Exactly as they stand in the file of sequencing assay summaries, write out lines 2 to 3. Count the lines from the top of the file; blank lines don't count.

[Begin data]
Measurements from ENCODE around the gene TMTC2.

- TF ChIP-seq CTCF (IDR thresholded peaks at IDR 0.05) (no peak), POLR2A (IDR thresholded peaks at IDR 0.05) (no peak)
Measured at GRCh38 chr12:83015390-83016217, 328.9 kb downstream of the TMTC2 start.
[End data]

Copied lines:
- TF ChIP-seq CTCF (IDR thresholded peaks at IDR 0.05) (no peak), POLR2A (IDR thresholded peaks at IDR 0.05) (no peak)
Measured at GRCh38 chr12:83015390-83016217, 328.9 kb downstream of the TMTC2 start.